Warning, this is just me whinging about something fairly insignificant — but then what else is on the internet?
I have a bit of a handicap which makes it hard for me to shop at a brick and mortar store. Luckily this is not so much a problem in the internet age as it would have been at any other point in human existence and I was pleased to see that Sams Club offered a laptop which I wanted to purchase for my wife for Christmas. Great!
I have never done the Black Friday thing before, but I figured I would give it a try and I dutifully opened the product page and refreshed it until the sale went live and immediately put the item in my cart once it became available. I then went directly through the checkout process only to find that the item was marked as sold out by the time I was done entering the credit card info. OK, this is annoying, and of course entirely unnecessary when you can code things so that an out of stock item can’t be put in a cart. Sure, you don’t have to let people sit on a purchase forever, but you can be reasonable about it when they are on the checkout pages. And certainly no one would do business with a non-internet store which would allow them to put something in their cart and then take it out when they try to check out, but this is an annoyance we have all experienced at one time or another I guess. It is one of the few ways internet shopping is inferior to the real thing.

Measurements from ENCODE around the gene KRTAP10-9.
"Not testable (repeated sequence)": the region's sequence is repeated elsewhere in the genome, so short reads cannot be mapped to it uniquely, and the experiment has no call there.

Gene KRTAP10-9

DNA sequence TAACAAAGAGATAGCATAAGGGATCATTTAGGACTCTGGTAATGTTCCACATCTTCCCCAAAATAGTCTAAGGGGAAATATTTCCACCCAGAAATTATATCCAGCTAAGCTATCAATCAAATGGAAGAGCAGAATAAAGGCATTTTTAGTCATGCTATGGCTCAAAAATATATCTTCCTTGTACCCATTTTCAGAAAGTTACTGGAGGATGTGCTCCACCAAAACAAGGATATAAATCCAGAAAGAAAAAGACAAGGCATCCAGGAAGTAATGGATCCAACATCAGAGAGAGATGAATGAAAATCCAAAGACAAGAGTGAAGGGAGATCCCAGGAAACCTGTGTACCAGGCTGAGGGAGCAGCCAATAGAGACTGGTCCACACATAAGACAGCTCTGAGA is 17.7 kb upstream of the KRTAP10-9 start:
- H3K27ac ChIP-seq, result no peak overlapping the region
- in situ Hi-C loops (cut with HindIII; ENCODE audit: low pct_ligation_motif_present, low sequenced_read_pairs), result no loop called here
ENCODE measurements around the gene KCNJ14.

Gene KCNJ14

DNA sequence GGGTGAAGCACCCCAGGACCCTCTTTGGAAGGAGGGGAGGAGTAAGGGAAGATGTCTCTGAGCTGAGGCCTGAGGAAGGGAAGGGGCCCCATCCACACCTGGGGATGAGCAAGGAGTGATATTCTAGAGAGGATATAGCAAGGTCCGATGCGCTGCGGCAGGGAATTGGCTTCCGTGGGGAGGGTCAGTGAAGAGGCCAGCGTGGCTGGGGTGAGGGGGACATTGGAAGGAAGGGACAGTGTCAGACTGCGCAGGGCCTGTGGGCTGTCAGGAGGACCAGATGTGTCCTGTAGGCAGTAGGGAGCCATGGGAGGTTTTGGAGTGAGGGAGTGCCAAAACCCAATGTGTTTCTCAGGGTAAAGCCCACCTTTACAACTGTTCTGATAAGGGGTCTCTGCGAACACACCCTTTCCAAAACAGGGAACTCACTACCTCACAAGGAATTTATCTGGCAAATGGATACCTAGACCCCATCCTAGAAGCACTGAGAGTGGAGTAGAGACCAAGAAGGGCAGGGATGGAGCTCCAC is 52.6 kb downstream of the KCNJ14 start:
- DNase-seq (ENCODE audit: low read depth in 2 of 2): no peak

So I wrote a review for the product which mainly focused on the checkout experience. They of course took it down in a couple of minutes so I know they read it almost immediately. All of that is fine since some sites only want product reviews and not reviews of the whole purchasing (or non-purchasing) experience. That is completely fair, and at least I accomplished my purpose in having someone read it.
Then a few minutes later I received an e-mail containing links to three colors of the very product I had wanted to buy. “Great,” I thought to myself. They are really on the ball and went the extra mile to help me out. But of course when I clicked on the links the item was still sold out. Either someone sent that e-mail specifically to me as a troll job, or it was part of a blast to everyone who had been interested in that product — and it was still a troll job because by that time there was no product for them to buy. Either way it made for a poor customer experience so I am telling on them in a public forum where they can’t take it down.
It is all small potatoes, but being the son of a man who ran a business for 50 years, and having run my own for 20 years I can say that when a customer has this sort of experience they will remember it and it will far outweigh that of the (very) few people who actually got a few bucks off on the product. You don’t rub people’s noses in your own failures and draw attention to them like that. You can’t always give the level of service you would want, but you can damn well not taunt your customers over it. At least you can if everything isn’t run by algorithms and your employees aren’t assholes.
I would say this product was a loss leader for them, but I don’t know how that would work on the internet since you aren’t really getting people in your store.